OECD presents new international tax proposals

The long-awaited Beps package will be discussed by G20 finance ministers in Lima, Peru, this week.

The OECD has released the final package of measures that will put a new tax net around multinational companies.

Known as “base erosion and profit shifting” (Beps), the long-awaited proposals will form the basis for reform of the international tax rules to be discussed by G20 finance ministers in Lima, Peru, on October 8. 

The OECD says Beps provides governments with solutions for closing the gaps in existing international rules that allow corporate profits to « disappear » or be artificially shifted to low/no tax environments, where little or no economic activity takes place.

The final package of Beps measures includes new minimum standards on:

  • country-by-country reporting, which for the first time will give tax administrations a global picture of the operations of multinational enterprises;
  • treaty shopping, by putting an end to the use of conduit companies to channel investments; 
  • curbing harmful tax practices, in particular in the area of intellectual property and through automatic exchange of tax rulings; and
  • effective mutual agreement procedures, to ensure the fight against double non-taxation does not result in double taxation.

The Beps package also revises the guidance on the application of transfer pricing rules to prevent taxpayers from using so-called “cash box” entities to shelter profits in low or no-tax jurisdictions, and redefines the key concept of Permanent Establishment, to curb arrangements which avoid the creation of a taxable presence in a country by reliance on an outdated definition.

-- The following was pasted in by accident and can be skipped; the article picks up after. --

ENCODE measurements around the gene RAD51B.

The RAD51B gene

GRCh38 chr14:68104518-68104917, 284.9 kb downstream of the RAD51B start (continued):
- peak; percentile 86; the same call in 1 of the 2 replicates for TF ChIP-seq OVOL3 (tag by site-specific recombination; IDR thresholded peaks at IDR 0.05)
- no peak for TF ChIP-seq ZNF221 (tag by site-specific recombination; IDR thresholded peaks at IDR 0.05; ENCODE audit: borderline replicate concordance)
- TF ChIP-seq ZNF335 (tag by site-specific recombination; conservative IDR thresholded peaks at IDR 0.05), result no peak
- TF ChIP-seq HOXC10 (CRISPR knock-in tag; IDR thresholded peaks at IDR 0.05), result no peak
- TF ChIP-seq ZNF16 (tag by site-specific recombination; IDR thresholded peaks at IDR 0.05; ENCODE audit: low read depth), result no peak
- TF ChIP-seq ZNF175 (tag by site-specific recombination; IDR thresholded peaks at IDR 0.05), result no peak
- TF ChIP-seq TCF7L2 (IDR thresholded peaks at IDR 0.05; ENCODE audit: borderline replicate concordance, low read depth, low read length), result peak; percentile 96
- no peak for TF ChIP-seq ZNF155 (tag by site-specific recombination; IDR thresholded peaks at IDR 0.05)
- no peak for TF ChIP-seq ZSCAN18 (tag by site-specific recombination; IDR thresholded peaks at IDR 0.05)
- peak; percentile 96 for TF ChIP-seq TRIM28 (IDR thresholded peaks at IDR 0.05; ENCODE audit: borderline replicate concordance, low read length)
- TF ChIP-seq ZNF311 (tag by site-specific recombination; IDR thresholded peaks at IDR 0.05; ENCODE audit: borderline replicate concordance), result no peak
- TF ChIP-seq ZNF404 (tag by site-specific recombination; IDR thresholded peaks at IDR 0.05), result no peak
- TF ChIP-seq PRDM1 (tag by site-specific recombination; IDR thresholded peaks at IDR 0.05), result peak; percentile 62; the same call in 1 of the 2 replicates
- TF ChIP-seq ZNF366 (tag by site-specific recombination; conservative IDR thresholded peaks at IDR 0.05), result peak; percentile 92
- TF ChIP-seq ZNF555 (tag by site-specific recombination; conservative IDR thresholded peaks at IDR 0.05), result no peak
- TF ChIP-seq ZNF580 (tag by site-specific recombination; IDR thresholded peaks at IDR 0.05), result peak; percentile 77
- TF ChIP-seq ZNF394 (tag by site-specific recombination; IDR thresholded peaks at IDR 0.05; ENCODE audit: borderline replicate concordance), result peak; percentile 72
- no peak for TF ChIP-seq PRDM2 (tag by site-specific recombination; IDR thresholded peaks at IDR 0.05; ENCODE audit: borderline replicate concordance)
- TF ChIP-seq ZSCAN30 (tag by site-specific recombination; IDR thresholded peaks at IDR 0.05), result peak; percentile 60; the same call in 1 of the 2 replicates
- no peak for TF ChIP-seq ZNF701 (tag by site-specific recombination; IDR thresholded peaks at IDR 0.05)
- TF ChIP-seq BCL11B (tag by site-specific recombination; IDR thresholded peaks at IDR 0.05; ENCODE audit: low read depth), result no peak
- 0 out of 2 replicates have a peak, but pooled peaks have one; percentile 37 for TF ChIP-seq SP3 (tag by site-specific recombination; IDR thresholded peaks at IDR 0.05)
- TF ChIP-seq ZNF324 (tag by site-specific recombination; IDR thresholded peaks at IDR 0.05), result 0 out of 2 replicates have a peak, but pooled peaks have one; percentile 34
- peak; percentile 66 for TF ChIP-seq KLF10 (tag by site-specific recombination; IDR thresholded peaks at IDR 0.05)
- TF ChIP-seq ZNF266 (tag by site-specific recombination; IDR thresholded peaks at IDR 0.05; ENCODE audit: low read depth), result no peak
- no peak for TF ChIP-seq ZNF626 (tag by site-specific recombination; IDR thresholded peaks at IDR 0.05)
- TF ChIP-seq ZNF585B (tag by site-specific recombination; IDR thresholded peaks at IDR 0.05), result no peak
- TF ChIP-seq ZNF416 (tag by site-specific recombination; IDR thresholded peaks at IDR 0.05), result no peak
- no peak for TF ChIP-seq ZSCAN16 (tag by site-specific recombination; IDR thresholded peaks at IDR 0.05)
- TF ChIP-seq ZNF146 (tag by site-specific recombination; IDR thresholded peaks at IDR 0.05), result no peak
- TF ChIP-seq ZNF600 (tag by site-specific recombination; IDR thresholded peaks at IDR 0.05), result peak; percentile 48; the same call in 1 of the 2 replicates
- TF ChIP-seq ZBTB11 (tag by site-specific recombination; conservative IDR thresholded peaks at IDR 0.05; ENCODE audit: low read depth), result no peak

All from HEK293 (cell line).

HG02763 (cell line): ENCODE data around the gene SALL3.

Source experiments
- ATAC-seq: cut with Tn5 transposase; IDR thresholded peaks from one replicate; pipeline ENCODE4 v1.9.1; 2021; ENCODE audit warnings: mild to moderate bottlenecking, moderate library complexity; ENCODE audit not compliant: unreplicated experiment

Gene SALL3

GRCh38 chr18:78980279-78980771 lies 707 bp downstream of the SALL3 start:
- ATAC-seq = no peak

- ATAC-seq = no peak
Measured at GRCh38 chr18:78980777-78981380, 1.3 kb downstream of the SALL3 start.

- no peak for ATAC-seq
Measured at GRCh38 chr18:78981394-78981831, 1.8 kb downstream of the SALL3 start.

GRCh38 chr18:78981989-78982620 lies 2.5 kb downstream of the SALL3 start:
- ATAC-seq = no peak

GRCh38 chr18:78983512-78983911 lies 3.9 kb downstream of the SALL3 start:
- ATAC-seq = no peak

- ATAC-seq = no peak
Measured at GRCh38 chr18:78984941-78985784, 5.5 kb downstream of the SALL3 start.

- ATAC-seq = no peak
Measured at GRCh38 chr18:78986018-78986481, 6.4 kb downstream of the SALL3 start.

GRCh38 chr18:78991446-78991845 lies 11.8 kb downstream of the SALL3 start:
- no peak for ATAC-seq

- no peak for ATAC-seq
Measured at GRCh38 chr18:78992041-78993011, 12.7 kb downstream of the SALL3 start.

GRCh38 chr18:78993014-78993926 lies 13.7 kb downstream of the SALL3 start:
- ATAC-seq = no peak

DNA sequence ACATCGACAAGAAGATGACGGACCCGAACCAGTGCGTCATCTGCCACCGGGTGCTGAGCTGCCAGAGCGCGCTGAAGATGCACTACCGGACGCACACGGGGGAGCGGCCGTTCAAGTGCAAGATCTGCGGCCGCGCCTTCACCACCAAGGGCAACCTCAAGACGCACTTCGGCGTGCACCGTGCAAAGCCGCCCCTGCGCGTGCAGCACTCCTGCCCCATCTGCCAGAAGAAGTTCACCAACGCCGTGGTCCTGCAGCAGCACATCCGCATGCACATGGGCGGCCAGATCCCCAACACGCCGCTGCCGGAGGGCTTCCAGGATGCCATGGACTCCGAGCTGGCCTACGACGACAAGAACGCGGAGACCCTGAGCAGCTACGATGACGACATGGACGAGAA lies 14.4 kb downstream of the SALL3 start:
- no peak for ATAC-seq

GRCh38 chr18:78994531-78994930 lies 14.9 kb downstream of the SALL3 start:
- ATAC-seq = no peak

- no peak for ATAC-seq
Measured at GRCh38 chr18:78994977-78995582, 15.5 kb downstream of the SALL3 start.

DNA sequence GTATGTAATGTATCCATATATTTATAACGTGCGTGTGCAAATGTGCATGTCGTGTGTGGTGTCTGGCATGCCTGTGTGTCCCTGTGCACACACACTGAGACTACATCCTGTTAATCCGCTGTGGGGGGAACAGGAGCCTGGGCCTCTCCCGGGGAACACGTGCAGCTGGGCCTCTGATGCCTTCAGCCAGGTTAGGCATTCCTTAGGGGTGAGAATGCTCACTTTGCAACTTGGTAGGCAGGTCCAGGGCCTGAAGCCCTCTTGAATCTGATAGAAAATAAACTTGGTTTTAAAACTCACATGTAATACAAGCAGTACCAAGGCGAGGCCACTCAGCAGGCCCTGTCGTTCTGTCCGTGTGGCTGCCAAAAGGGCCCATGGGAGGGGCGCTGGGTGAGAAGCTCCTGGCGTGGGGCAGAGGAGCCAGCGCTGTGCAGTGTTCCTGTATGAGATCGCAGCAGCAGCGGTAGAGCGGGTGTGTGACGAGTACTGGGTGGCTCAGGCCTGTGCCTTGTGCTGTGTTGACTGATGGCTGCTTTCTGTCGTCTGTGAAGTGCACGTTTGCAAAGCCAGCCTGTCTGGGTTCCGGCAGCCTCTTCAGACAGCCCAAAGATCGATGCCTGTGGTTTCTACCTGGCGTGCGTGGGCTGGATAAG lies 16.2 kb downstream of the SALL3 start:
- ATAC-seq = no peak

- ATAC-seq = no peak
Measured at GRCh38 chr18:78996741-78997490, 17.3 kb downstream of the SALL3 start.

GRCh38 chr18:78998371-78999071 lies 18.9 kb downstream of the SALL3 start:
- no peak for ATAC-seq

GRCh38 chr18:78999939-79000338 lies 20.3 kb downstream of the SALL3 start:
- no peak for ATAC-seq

Other proposals offer governments a series of new measures to be implemented through domestic law changes, including strengthened rules on Controlled Foreign Corporations, a common approach to limiting base erosion through interest deductibility and new rules to prevent hybrid mismatch arrangements from making profits disappear for tax purposes through the use of complex financial instruments.

Revenue losses from Beps are conservatively estimated at $US100-240 billion annually, or anywhere from 4-10% of global corporate income tax (CIT) revenues. Given developing countries’ greater reliance on CIT revenues as a percentage of tax revenue, the impact of Beps on these countries is particularly significant.
“Base erosion and profit shifting affects all countries, not only economically but also as a matter of trust,” OECD Secretary-General Angel Gurría says.

“Beps is depriving countries of precious resources to jump-start growth, tackle the effects of the global economic crisis and create more and better opportunities for all. But beyond this, Beps has been also eroding the trust of citizens in the fairness of tax systems worldwide.

"The measures we are presenting today represent the most fundamental changes to international tax rules in almost a century: they will put an end to double non-taxation, facilitate a better alignment of taxation with economic activity and value creation and, when fully implemented, these measures will render Beps-inspired tax planning structures ineffective.”

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